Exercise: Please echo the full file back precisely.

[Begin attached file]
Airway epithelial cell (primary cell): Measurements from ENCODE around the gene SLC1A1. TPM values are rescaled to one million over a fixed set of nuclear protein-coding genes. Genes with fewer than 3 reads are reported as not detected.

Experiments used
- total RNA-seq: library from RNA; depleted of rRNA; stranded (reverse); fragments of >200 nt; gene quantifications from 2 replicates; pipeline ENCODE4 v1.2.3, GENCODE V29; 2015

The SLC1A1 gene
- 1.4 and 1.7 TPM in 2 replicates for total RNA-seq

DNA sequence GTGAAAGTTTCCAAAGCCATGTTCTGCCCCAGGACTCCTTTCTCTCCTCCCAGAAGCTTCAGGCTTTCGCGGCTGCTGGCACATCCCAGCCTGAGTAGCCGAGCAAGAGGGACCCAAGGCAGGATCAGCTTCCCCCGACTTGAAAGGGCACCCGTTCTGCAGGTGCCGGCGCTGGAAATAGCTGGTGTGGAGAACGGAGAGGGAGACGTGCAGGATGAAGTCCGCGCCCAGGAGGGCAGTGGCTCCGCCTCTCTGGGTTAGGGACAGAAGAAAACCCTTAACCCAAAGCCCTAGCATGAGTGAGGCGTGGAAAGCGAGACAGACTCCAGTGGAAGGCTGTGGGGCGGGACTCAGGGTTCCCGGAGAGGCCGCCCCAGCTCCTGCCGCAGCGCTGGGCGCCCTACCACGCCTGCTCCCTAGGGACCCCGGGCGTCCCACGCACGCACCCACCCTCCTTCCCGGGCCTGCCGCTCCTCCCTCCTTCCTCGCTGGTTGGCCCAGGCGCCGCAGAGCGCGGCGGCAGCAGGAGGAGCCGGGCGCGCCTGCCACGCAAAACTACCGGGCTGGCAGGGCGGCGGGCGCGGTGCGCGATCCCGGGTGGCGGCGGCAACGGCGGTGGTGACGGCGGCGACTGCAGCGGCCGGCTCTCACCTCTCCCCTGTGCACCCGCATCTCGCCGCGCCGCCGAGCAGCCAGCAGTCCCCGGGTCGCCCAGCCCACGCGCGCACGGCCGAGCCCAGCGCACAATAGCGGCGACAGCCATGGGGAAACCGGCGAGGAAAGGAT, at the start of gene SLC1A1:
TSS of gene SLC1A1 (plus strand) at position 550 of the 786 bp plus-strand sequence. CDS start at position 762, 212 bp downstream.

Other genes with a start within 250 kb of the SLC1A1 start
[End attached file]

Airway epithelial cell (primary cell): Measurements from ENCODE around the gene SLC1A1. TPM values are rescaled to one million over a fixed set of nuclear protein-coding genes. Genes with fewer than 3 reads are reported as not detected.

Experiments used
- total RNA-seq: library from RNA; depleted of rRNA; stranded (reverse); fragments of >200 nt; gene quantifications from 2 replicates; pipeline ENCODE4 v1.2.3, GENCODE V29; 2015

The SLC1A1 gene
- 1.4 and 1.7 TPM in 2 replicates for total RNA-seq

DNA sequence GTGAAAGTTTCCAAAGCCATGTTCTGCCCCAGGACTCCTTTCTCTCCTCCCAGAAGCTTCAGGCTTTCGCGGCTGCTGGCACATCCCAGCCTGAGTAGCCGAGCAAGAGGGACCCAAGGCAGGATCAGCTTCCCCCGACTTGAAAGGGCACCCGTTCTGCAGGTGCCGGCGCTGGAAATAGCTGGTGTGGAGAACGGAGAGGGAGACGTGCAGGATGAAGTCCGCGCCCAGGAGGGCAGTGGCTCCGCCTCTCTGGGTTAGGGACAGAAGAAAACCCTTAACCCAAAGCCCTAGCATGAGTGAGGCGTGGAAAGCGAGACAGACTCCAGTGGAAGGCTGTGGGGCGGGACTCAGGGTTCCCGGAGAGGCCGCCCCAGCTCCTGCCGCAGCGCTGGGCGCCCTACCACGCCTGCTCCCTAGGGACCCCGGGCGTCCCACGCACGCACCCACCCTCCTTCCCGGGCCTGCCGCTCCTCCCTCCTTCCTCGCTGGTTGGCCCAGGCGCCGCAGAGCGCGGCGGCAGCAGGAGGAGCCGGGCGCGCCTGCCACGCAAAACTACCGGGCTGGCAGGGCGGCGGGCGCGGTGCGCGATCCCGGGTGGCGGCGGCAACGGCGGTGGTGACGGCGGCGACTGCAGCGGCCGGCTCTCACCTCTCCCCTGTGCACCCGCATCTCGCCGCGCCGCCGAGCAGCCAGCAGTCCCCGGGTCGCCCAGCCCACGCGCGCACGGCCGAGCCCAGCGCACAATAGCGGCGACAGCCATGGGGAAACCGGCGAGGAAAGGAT, at the start of gene SLC1A1:
TSS of gene SLC1A1 (plus strand) at position 550 of the 786 bp plus-strand sequence. CDS start at position 762, 212 bp downstream.

Other genes with a start within 250 kb of the SLC1A1 start